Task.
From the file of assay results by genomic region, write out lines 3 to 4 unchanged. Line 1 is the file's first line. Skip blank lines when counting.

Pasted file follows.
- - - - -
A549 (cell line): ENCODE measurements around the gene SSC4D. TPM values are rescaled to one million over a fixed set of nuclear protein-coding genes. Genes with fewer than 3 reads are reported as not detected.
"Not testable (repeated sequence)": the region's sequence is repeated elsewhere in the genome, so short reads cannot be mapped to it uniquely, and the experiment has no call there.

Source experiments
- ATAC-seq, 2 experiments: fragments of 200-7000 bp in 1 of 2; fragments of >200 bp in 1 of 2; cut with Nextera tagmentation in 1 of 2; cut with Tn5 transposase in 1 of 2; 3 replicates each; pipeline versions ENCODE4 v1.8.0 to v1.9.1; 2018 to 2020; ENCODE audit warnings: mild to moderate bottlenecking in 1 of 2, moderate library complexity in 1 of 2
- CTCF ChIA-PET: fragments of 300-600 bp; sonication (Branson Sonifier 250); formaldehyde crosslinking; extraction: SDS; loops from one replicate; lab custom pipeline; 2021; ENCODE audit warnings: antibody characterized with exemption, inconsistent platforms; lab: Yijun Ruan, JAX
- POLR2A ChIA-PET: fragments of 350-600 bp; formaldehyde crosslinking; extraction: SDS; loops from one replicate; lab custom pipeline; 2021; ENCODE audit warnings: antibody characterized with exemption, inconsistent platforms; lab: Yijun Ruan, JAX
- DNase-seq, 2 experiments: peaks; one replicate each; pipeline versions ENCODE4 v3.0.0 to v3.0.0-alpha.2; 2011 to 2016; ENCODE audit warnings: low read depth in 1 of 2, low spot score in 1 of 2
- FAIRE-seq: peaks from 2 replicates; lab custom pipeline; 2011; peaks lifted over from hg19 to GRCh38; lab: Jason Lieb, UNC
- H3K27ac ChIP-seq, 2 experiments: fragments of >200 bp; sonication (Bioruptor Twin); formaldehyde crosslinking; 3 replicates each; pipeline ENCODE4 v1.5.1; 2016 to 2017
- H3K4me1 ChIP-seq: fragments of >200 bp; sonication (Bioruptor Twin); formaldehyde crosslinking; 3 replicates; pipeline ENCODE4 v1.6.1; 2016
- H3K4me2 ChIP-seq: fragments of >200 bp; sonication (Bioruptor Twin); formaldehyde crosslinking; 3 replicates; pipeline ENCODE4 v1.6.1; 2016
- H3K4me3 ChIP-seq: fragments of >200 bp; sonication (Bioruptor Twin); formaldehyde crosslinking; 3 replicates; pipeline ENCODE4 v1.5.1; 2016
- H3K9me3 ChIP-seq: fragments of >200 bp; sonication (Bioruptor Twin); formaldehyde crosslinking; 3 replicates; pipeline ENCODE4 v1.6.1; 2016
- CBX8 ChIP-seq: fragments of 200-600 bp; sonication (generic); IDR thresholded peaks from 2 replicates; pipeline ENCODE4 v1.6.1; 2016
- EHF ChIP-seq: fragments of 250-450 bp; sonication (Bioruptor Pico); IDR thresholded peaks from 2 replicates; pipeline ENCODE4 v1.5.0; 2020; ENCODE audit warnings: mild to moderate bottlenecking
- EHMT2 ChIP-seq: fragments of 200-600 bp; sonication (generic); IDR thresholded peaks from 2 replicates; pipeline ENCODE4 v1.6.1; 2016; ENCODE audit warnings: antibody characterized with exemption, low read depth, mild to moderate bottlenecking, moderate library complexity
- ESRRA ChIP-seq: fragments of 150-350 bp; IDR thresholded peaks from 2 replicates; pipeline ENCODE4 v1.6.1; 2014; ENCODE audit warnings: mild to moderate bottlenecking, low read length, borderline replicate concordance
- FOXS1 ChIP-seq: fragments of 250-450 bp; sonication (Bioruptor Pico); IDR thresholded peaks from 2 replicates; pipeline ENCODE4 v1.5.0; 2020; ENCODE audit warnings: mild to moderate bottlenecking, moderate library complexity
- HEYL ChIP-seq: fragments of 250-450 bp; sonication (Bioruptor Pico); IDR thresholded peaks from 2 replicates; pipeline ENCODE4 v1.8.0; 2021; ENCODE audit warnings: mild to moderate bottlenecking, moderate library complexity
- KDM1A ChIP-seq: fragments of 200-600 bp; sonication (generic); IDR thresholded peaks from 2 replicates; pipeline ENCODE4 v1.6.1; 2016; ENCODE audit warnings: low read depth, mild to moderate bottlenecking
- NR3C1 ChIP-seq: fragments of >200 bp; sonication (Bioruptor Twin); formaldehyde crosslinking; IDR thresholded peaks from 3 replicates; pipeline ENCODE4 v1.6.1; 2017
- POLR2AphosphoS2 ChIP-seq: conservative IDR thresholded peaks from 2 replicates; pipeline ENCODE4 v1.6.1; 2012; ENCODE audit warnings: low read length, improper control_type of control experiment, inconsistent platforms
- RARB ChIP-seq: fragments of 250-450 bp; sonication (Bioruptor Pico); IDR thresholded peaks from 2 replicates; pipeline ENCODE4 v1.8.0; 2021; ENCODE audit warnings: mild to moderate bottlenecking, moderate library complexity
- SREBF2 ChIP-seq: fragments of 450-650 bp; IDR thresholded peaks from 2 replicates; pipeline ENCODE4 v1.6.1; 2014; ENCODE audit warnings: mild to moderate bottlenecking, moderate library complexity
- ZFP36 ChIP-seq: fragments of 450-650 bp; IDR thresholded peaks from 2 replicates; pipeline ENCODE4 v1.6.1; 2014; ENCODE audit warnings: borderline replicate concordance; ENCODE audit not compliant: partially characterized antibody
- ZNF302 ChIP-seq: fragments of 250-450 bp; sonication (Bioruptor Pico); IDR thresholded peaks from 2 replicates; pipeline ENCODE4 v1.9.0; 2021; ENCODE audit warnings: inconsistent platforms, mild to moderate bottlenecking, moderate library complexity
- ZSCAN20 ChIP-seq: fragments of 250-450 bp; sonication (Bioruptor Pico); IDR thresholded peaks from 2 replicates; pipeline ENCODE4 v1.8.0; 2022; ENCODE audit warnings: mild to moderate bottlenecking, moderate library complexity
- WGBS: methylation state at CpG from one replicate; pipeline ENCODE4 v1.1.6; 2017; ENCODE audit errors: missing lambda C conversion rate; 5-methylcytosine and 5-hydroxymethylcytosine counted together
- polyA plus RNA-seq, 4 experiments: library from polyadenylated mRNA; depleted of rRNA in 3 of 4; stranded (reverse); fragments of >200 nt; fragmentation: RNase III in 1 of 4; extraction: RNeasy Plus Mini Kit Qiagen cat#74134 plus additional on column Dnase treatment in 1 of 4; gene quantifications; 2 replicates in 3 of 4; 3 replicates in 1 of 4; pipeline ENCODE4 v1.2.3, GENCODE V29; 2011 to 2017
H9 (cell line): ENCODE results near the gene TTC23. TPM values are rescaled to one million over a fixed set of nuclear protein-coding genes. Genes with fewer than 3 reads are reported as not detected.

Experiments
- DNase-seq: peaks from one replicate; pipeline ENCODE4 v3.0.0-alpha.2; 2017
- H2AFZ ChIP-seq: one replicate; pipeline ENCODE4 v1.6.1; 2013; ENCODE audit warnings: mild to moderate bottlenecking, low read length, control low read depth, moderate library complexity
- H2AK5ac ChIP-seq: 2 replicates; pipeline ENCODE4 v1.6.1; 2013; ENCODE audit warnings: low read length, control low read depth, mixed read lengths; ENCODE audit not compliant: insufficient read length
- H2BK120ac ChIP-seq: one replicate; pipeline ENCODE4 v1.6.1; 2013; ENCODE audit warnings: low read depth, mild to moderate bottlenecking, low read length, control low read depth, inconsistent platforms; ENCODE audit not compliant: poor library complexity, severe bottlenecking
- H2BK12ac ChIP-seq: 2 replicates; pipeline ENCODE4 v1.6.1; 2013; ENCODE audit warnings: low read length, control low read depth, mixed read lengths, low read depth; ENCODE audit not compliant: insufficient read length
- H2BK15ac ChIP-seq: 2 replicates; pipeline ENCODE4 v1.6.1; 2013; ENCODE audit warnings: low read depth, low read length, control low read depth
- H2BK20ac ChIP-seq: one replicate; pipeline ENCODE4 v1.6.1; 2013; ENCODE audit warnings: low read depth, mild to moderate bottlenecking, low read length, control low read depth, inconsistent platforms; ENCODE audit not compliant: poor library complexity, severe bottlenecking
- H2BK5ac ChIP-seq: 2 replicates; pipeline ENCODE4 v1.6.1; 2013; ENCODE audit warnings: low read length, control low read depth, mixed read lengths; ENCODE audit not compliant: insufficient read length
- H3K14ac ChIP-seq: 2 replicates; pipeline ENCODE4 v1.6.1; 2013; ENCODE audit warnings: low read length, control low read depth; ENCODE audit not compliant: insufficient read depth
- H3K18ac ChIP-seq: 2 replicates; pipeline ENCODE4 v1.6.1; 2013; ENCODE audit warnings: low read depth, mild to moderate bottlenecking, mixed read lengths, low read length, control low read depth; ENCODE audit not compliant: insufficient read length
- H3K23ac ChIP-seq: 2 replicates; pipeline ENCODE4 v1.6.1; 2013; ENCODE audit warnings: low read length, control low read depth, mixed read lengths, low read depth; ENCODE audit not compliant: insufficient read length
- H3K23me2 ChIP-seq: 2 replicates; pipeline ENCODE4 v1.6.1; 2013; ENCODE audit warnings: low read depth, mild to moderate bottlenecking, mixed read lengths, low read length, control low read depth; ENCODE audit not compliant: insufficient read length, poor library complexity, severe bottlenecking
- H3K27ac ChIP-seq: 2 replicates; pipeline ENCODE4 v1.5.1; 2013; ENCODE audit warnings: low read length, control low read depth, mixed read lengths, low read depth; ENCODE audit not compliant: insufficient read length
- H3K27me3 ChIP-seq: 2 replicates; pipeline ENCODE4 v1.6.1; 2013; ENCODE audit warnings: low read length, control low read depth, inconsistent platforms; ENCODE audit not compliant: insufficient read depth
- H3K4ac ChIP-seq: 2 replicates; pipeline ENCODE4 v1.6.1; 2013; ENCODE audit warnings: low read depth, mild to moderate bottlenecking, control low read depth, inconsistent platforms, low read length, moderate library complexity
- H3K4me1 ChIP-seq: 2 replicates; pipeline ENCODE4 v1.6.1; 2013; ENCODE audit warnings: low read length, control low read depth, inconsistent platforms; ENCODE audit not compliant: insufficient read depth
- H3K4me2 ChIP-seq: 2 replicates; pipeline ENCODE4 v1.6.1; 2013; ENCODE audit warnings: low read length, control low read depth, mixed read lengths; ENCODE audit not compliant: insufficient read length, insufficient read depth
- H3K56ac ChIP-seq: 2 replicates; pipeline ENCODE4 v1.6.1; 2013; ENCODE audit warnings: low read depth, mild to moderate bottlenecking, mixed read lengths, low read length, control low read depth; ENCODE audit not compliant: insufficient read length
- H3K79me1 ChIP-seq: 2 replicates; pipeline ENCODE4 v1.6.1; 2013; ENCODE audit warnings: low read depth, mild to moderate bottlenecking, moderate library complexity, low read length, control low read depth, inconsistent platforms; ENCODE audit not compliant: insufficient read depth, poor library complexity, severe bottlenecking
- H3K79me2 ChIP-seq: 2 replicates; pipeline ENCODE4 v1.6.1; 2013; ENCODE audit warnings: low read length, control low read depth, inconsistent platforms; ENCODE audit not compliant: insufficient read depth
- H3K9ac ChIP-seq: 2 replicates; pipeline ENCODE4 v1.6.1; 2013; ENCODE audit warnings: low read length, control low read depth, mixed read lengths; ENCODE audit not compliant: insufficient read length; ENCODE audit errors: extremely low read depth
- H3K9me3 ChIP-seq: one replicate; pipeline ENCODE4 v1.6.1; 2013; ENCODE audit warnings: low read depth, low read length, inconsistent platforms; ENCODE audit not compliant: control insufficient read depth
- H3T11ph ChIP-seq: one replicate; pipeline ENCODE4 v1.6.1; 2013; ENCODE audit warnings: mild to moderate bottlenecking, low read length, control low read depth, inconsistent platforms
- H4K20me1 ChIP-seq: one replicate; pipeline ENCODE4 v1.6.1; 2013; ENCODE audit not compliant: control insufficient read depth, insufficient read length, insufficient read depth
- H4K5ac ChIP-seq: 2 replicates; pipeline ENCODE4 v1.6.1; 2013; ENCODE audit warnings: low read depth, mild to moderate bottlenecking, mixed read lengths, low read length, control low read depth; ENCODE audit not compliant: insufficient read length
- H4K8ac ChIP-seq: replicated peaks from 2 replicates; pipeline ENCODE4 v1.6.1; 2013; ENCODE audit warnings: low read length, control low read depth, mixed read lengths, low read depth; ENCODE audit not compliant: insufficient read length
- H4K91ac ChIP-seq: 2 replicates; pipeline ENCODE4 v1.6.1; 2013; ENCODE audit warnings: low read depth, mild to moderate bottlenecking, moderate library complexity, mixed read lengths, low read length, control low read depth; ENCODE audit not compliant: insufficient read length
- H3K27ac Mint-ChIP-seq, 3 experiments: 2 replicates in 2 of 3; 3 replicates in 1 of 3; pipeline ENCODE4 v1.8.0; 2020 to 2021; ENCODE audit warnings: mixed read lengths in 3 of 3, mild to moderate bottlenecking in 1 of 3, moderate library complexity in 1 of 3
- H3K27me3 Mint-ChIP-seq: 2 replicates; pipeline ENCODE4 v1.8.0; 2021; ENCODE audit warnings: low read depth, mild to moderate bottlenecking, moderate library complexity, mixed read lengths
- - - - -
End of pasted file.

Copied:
Source experiments
- ATAC-seq, 2 experiments: fragments of 200-7000 bp in 1 of 2; fragments of >200 bp in 1 of 2; cut with Nextera tagmentation in 1 of 2; cut with Tn5 transposase in 1 of 2; 3 replicates each; pipeline versions ENCODE4 v1.8.0 to v1.9.1; 2018 to 2020; ENCODE audit warnings: mild to moderate bottlenecking in 1 of 2, moderate library complexity in 1 of 2